To create the ultimate road car, McLaren worked with its technical partners to create the ultimate production engine. As a result, we lift the hood to reveal a mid-mounted V12 engine produced by BMW. Gordon Murray once again had some specific design parameters for their engine partner to consider, and the most important of these was that the powerplant had to be normally aspirated. Forced induction would have potentially opened a pathway to greater engine power, but it brought compromises on packaging and cooling and possible reliability issues. The mid-mounted BMW V12 has a capacity of 6,064cc and produces an incredible 618hp. All of that power has to find its way to the road, and it does so via the rear wheels and a 6-speed manual transaxle. Murray was fixated on removing every excess ounce of weight from his creation, and as such, the F1 tips the scales at a mere 2,341lbs. Combine that weight with all of that power, and the resulting performance is brain-bending. Point the McLaren at a ¼-mile, and the journey will be over in 10.5 seconds. If the driver is willing to hold the foot to the floor, the F1 should eventually reach an incredible 221mph. However, a production F1 with its rev limiter removed was officially clocked at 240mph in 1993, making it the fastest production car in the world. It held the record until 2005, when the Bugatti Veyron took its place. Remember me mentioning how some records may live forever? The F1 still has one crucial claim to fame. Several production cars have eclipsed its top speed, but all of these have featured engines with superchargers and/or turbochargers. That makes the F1 the fastest normally-aspirated production road car in history. With the evolving performance car scene and the advent of hybrid technology, it is a record that it could potentially retain forever. The engine bay of this McLaren presents superbly, which is no great surprise. It is worth noting that even though the car has a genuine 390 kilometers on its odometer, it has been meticulously maintained. That means that if the buyer is keen to add to that total, this F1 should be ready to deliver.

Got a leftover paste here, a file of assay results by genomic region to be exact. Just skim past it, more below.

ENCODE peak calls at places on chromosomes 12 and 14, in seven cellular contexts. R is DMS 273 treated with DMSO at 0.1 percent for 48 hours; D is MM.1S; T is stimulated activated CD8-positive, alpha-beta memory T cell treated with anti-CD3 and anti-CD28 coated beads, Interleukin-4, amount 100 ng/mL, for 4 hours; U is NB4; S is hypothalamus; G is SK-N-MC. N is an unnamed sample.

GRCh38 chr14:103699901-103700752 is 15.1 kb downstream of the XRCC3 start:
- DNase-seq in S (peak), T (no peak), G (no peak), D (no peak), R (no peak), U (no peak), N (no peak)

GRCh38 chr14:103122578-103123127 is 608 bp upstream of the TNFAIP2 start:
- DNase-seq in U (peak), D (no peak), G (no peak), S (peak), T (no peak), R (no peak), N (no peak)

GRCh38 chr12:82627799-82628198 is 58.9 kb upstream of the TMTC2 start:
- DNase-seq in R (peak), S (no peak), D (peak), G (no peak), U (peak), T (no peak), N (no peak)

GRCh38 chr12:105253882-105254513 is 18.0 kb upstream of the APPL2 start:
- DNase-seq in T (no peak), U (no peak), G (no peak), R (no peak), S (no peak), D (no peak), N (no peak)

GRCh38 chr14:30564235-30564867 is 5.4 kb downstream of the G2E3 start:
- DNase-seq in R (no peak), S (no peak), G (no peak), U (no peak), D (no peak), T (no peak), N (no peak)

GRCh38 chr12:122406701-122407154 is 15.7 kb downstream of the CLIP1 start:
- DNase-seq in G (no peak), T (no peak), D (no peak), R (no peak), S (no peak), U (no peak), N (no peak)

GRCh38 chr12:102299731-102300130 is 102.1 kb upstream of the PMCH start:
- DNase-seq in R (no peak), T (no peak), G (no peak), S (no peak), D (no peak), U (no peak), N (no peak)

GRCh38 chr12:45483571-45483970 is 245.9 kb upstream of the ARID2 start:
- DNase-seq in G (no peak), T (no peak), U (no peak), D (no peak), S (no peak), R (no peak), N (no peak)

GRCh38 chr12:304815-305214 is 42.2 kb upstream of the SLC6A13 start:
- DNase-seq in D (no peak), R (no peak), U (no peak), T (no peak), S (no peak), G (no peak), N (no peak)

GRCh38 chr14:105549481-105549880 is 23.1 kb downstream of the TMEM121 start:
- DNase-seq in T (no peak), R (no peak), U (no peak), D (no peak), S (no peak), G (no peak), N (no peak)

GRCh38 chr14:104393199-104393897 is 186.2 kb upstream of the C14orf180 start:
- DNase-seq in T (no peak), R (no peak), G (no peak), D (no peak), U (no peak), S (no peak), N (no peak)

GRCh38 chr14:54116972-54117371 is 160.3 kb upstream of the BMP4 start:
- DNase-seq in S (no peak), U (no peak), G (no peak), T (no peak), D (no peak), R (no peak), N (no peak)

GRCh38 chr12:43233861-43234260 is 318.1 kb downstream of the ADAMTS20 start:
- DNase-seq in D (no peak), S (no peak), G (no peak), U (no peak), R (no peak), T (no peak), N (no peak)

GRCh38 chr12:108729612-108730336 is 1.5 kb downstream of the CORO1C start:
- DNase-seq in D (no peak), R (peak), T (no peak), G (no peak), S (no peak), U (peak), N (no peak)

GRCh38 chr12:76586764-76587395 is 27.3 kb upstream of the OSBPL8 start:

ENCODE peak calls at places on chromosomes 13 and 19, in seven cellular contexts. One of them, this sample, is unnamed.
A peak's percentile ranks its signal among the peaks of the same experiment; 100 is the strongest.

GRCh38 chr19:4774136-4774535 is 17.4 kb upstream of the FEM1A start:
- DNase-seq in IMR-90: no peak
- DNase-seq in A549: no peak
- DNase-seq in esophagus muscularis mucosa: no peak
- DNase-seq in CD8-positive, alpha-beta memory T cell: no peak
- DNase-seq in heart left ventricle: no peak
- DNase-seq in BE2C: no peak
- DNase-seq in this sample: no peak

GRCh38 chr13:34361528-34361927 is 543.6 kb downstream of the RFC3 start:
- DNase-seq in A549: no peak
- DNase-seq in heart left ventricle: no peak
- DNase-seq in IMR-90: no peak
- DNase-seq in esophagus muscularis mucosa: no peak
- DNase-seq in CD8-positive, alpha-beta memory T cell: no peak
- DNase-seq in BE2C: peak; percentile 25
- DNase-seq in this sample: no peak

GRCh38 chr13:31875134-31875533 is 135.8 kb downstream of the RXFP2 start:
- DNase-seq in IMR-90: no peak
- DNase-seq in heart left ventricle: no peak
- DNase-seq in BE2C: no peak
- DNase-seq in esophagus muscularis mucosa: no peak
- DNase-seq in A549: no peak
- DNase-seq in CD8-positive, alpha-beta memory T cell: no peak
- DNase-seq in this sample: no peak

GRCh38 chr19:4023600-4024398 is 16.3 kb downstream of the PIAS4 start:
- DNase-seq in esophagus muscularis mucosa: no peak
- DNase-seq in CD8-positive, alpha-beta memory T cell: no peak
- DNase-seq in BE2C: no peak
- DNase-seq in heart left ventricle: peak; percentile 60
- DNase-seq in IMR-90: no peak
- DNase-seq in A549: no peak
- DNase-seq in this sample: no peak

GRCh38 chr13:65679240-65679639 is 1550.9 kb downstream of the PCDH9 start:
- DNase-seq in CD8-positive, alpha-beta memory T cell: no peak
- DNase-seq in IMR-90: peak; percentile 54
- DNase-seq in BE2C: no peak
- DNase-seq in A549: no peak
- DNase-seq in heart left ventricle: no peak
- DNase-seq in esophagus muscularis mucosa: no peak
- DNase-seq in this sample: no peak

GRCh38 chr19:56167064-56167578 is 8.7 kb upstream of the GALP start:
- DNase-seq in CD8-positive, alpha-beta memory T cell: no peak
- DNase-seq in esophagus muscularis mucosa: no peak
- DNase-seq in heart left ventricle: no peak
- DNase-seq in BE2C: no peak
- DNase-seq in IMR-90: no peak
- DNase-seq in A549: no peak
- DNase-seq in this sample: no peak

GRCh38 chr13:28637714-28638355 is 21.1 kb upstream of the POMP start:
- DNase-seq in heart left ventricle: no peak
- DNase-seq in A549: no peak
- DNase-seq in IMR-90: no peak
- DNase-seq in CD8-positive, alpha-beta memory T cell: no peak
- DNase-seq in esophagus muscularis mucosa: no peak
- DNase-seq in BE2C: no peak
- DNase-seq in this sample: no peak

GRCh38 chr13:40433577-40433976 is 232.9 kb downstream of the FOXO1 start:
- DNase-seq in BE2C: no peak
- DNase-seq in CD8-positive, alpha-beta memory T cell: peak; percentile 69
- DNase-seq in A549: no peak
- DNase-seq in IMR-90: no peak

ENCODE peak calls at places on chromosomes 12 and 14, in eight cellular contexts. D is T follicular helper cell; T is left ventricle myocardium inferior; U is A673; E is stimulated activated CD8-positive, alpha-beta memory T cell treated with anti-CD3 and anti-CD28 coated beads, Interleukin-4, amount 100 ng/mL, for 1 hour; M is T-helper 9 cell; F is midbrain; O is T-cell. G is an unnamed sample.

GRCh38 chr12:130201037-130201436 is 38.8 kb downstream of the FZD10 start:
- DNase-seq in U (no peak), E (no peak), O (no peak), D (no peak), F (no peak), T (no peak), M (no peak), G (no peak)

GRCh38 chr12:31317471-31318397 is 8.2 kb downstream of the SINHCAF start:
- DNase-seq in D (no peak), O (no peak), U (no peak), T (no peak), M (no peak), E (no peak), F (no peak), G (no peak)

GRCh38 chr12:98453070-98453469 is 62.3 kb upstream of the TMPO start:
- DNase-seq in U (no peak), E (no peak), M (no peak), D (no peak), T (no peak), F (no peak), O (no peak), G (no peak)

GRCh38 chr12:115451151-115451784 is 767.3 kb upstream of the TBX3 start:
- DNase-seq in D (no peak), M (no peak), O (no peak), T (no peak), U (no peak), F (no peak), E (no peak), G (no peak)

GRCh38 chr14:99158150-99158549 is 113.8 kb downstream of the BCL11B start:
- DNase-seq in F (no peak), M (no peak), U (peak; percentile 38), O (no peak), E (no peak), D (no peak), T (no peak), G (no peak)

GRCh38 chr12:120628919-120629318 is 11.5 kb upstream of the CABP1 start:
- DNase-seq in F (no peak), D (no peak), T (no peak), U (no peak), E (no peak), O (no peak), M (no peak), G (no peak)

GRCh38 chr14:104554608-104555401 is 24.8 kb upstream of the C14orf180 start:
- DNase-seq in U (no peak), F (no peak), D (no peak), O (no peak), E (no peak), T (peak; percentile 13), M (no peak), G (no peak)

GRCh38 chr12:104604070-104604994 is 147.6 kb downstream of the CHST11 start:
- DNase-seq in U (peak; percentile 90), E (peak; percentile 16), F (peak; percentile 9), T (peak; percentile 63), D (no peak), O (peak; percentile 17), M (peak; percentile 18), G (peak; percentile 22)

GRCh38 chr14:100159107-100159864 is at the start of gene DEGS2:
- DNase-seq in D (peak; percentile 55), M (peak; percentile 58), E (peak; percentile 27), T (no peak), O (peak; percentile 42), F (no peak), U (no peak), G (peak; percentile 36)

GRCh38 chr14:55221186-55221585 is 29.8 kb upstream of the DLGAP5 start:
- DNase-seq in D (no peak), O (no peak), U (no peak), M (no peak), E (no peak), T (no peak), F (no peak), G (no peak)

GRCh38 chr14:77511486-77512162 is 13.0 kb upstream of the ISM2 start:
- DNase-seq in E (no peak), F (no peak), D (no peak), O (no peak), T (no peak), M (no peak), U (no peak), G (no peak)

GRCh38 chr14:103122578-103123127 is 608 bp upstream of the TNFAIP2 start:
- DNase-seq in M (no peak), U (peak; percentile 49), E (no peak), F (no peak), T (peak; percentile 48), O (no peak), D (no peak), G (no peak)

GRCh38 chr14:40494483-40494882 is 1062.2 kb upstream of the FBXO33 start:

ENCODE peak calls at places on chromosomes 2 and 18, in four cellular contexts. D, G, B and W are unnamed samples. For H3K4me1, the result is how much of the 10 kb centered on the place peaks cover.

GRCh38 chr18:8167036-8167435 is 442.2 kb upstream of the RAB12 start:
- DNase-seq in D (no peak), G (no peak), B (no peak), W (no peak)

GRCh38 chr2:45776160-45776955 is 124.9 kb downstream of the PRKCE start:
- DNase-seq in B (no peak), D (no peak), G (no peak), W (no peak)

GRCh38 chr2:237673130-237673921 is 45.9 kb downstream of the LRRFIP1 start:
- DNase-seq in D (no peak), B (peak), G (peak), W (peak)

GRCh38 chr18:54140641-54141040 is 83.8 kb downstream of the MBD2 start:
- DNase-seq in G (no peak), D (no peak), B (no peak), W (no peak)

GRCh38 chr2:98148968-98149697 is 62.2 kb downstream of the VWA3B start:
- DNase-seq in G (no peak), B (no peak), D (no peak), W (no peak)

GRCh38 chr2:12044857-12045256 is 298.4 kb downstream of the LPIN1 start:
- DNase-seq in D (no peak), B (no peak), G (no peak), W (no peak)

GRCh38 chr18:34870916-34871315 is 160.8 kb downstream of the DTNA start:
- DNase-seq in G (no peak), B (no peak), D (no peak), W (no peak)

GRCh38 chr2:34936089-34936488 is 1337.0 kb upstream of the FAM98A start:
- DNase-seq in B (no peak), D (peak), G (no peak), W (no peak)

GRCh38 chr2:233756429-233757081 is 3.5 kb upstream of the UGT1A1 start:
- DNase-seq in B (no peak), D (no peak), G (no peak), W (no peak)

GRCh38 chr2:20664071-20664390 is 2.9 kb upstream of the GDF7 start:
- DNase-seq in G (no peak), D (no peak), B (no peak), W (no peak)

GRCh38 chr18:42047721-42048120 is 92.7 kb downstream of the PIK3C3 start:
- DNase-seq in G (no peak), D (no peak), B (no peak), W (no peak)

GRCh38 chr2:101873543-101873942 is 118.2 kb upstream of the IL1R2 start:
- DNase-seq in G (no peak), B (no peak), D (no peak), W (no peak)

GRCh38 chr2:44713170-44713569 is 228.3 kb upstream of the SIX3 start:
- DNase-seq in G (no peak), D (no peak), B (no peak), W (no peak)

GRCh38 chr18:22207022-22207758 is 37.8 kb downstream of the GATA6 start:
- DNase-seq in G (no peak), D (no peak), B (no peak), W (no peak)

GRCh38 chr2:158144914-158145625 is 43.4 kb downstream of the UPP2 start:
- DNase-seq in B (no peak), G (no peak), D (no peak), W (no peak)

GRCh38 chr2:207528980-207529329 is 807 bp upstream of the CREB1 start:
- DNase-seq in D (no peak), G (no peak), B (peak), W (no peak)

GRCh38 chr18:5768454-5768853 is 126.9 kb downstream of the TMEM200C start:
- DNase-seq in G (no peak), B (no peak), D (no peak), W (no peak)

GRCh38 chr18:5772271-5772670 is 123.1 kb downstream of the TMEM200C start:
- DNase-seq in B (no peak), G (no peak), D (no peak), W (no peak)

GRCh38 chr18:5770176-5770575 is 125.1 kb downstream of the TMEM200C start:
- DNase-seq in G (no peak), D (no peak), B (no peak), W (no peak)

When McLaren unveiled the F1, it rewrote the rulebook on vehicle design and performance. It was built in limited numbers, and it took the might of the automotive giant that is the Volkswagen Group more than a decade to unseat it from its throne as the world’s fastest production car. However, it still holds two claims to fame. The first is its crown as the fastest normally aspirated road car ever built. The second is how it rates as an investment. If you happened to have a cool $970,000 burning a hole in your wallet back in 1995, you could’ve parked this F1 in your garage when it was shiny and new. If you want to park it in that same spot today, you’ll probably need around $13,000,000 at your disposal. That’s a lot of money, but the reality is that you are getting a lot of performance potential and automotive history for that figure. That’s why I won’t be surprised if this McLaren finds itself headed to a new home after the Pebble Beach auction.


  1. CCFisher

    I can’t imagine a vehicle where a “1 of 1” assertion is less relevant than it is here. Imagine going to a Concours d’Elegance on a prestigious golf course, seeing a red McLaren F1, and thinking, “Meh, there were ten of those built. I want to see that 1 of 1 brown car.”